Wednesday, February 22, 2017

Oscars on the Airwaves

With the Academy Awards right around the corner, it's that time of year for predictions. My previous Blog entry, "Who Will Win This Year's Oscars?", examines the top six races in detail. And, to augment that discussion, I'm making a number of radio appearances this week to talk about my predictions from different perspectives.

For a thoughtful, detailed look at the nominees, projected winners and other films of the past year, check out Oscar Predictions with Brent Marchant on Self Discovery Radio with host Sara Troy, available by clicking here.

To understand how some of the leading contenders examine self-empowerment issues, tune in to Conscious Creation Goes to the Oscars on Smart Women Talk Radio with host Katana Abbott, available by clicking here.

For an irreverent, fun-filled take on the Oscars, tune in to the latest edition of The CoffeeCast with host Tom Cheevers, available by clicking here.

And, to wrap up this week's broadcasts, tune in for this month's Movies with Meaning segment on The Good Radio Network's Frankiesense & More radio show by clicking here. Listen live on Thursday February 23 at 1 pm ET or check on the podcast on demand thereafter.

Happy listening!





Monday, February 13, 2017

Who Will Win This Year’s Oscars?

It’s that time of year again – time for my predictions of the winners at the annual Academy Awards. A few of the major honors appear fairly clear-cut at this point, with others somewhat in doubt. Nevertheless, with that said, here are my picks for who will likely take home statues this year:

Best Actor

The Field: Casey Affleck, “Manchester by the Sea”; Ryan Gosling, “La La Land”; Viggo Mortensen, “Captain Fantastic”; Denzel Washington, “Fences”; Andrew Garfield, “Hacksaw Ridge”
Who Will Likely Win: This is a toss-up between Casey Affleck and Denzel Washington. At the start of awards season, Affleck was considered a virtually untouchable lock, and he handily took home the Critics Choice and Golden Globe Awards. However, due to a recently surfaced off-screen controversy, his halo may have become somewhat tarnished among awards voters. This has opened the door for Washington, who, somewhat surprisingly, took home the prestigious Screen Actors Guild Award, often a significant harbinger of what transpires at the Oscars. Even though Affleck rebounded from that setback to claim the BAFTA Award, he did not compete against Washington as a nominee in that contest. The SAG Award result, nevertheless, could represent a mid-season momentum shift in Washington’s favor. At this point, the race is probably too close to call, though I have a hunch the pendulum may be swinging in Washington’s direction. Given the Academy’s heightened sensitivity to political correctness, I believe the “Fences” star will nip Affleck at the wire.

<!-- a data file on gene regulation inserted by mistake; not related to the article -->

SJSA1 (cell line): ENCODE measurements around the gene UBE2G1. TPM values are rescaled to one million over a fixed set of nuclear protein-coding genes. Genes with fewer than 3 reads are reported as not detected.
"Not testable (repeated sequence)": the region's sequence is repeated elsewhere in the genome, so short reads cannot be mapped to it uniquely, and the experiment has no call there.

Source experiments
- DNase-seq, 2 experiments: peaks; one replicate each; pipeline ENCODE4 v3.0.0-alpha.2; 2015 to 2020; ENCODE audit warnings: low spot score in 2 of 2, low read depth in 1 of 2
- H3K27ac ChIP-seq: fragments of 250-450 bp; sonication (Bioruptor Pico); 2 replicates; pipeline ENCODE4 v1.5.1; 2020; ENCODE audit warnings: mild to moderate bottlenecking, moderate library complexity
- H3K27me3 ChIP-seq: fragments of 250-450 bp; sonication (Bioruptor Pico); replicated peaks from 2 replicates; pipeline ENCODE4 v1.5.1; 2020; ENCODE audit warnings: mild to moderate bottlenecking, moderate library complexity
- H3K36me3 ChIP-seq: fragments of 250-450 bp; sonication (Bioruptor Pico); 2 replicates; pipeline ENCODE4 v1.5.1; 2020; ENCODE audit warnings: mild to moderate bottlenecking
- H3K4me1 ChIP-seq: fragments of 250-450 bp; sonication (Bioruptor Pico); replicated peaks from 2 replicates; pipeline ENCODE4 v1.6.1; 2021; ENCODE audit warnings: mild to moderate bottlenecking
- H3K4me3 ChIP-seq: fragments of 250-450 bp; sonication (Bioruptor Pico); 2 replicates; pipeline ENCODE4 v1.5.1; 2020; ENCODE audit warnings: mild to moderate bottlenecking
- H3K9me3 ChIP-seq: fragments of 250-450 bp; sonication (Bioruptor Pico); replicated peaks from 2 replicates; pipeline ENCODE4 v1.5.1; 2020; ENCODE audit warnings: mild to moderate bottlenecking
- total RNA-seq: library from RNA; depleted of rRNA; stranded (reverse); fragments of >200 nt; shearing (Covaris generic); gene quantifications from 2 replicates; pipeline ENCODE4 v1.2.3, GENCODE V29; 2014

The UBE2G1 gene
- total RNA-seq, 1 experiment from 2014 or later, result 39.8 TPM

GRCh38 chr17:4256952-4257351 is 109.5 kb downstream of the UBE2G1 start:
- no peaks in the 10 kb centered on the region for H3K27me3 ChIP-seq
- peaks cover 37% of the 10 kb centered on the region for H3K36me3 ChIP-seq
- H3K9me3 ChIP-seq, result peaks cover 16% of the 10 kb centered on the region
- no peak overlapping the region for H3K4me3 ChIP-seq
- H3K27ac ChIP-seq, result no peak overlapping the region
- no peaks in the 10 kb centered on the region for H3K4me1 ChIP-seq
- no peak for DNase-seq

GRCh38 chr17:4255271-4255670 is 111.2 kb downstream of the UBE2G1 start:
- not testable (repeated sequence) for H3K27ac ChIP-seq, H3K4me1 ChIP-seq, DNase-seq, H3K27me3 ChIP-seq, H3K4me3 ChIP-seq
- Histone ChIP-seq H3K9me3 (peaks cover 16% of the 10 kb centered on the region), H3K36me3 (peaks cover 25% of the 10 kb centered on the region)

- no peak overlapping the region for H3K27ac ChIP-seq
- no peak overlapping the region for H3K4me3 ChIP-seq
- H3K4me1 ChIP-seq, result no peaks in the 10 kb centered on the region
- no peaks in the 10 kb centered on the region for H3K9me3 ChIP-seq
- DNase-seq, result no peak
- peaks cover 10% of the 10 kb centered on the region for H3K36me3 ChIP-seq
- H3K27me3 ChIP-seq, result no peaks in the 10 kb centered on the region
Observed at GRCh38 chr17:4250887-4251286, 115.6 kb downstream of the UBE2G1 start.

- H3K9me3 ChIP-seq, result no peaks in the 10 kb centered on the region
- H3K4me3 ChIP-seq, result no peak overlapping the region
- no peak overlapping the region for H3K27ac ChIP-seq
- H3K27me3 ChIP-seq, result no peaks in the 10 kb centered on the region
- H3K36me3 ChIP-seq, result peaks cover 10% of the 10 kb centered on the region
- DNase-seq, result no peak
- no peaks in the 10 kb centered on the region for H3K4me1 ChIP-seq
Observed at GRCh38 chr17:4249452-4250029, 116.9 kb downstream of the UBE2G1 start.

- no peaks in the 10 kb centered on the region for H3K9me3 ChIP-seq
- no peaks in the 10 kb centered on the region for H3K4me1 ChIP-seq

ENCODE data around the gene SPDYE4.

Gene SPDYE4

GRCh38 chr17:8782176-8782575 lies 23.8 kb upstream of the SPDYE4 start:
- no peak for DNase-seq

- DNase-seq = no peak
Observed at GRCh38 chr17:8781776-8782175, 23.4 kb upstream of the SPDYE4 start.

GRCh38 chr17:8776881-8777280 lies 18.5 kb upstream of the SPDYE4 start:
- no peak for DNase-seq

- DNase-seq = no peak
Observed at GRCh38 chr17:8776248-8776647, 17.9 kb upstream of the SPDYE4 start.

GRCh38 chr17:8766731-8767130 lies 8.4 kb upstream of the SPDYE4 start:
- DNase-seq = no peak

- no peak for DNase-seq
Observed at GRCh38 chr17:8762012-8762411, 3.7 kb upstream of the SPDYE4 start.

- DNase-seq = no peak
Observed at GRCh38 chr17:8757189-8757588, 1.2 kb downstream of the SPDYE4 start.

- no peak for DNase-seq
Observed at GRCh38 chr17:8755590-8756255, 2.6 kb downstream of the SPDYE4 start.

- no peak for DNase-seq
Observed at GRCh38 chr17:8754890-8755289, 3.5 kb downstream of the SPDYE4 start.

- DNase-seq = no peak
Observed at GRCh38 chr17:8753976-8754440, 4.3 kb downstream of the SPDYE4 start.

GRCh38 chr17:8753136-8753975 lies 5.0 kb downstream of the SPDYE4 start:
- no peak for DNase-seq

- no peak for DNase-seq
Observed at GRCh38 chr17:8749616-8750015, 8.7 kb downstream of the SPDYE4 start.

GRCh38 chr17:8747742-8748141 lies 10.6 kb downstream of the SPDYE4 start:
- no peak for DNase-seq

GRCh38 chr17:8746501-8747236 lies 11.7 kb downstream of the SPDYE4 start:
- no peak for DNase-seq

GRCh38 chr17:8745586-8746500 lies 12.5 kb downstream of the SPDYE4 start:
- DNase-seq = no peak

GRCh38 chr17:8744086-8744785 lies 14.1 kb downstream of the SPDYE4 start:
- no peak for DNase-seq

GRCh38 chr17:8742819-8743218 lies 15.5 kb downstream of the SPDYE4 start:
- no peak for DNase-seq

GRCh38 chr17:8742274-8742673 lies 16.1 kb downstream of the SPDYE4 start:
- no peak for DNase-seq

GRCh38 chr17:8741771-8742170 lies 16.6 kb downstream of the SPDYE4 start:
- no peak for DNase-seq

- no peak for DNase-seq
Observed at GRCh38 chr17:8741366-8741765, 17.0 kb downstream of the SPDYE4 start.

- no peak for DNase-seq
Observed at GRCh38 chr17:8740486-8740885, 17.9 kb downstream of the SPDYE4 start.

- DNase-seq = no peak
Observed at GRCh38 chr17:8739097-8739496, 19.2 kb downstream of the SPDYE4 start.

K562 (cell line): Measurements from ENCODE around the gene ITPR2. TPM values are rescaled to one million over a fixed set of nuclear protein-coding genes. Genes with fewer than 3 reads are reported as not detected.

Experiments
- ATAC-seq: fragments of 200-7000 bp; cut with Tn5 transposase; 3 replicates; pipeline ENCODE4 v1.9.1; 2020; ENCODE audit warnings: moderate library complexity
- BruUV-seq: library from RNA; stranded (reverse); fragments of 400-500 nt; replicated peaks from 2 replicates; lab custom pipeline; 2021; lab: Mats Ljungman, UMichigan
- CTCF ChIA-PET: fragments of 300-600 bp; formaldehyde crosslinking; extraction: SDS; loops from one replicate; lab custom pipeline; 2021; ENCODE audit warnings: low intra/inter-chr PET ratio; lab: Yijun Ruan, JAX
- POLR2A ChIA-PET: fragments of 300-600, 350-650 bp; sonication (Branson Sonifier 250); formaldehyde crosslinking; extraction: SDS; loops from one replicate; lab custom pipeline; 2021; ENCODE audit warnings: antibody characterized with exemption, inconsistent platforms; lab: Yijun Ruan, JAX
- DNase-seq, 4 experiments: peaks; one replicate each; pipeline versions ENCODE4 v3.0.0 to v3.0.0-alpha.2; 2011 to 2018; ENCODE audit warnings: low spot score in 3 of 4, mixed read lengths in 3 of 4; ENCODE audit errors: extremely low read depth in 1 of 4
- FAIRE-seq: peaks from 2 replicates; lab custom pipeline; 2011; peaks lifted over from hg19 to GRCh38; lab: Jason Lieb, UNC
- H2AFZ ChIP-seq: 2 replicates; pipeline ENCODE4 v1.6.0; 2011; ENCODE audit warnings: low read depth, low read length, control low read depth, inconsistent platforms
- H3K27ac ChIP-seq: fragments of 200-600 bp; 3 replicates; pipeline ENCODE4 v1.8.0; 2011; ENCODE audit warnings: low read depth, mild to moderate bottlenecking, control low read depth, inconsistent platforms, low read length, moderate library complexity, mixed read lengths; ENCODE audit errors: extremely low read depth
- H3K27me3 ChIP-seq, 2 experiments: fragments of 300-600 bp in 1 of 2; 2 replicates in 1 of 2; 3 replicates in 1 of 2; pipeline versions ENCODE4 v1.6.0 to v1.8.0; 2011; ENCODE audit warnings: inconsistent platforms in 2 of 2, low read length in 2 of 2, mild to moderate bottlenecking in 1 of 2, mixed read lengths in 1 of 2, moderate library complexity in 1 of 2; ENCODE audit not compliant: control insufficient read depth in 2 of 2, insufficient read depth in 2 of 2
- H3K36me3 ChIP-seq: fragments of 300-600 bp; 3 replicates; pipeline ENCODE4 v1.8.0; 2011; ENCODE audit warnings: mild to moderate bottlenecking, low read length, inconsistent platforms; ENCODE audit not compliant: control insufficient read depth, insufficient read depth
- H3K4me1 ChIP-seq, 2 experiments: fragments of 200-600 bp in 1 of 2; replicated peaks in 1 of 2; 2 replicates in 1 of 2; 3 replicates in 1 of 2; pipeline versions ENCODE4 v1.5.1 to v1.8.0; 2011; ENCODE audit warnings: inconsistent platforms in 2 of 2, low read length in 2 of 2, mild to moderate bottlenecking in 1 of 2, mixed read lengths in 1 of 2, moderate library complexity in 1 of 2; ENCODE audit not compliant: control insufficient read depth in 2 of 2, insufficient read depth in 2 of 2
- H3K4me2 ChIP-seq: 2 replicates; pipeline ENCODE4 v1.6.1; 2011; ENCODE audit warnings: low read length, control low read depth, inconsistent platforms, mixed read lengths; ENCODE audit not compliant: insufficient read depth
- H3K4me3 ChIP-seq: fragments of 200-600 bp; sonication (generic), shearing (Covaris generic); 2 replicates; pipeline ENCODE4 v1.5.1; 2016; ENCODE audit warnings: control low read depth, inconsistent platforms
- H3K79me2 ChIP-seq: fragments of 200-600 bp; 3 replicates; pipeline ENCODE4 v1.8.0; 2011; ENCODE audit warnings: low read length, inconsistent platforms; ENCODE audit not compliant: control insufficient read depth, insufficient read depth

Who Should Win: Denzel Washington. This was undoubtedly the best male lead performance of 2016 and the best work Washington has turned in since “Malcolm X” (1992). Even though he has won twice before (for “Glory” (1989) and “Training Day” (2001)), those were not his strongest performances; it would be gratifying to see him take home an Oscar for a portrayal truly worthy of the honor. Meanwhile, although Washington’s biggest competitor, Affleck, is still very much in the running, his performance, in my view, is capable though not outstanding – and not worthy of the award (off-screen controversies aside).
Possible Dark Horse: Andrew Garfield. With the sea change in Affleck’s chances, the door has opened up somewhat for Garfield as a possible dark horse. His chances still probably fall well within the long shot range, but some voting space may have become available for him in light of off-screen developments. Another factor in his favor is that he portrays a historic figure, and the Academy loves to honor biographical performances. Nevertheless, even with these factors in his favor, I don’t believe there’s enough gas in the tank to propel him to victory.
Also-Rans: Ryan Gosling and Viggo Mortensen. Their nominations are their awards. Mortensen’s nod is indeed worthy, but it’s for an obscure film that virtually no one saw, despite the renewed buzz it has received from his numerous nominations in other awards competitions. Gosling, meanwhile, is out of his league here. While he’s a tried-and-true veteran who has turned in numerous worthwhile performances and was previously nominated for his role in “Half Nelson” (2006), Gosling’s portrayal in “La La Land” is flat and unworthy of the top five, despite a Golden Globe win and numerous nominations in other contests this awards season.
Who Should Have Been Left Out: Ryan Gosling, for the reasons stated above.
Who Else Should Have Been Considered: The lead actor category, though not especially outstanding in 2016, nevertheless had a number of noteworthy performances that I’d categorize as capable, many of which might have qualified as nominees (and certainly as a substitute for Gosling). These include Joel Edgerton for “Loving,” Joseph Gordon Levitt for “Snowden,” Tom Hanks for “Sully,” Nate Parker for “The Birth of a Nation” (another victim of an off-screen controversy), Jake Gyllenhaal for “Demolition,” Colin Farrell for “The Lobster,” Taron Egerton for “Eddie the Eagle,” Gael García Bernal for “Neruda,” Ethan Hawke for “Born to be Blue,” Jesse Plemons for “Other People” and Ryan Reynolds for “Deadpool.”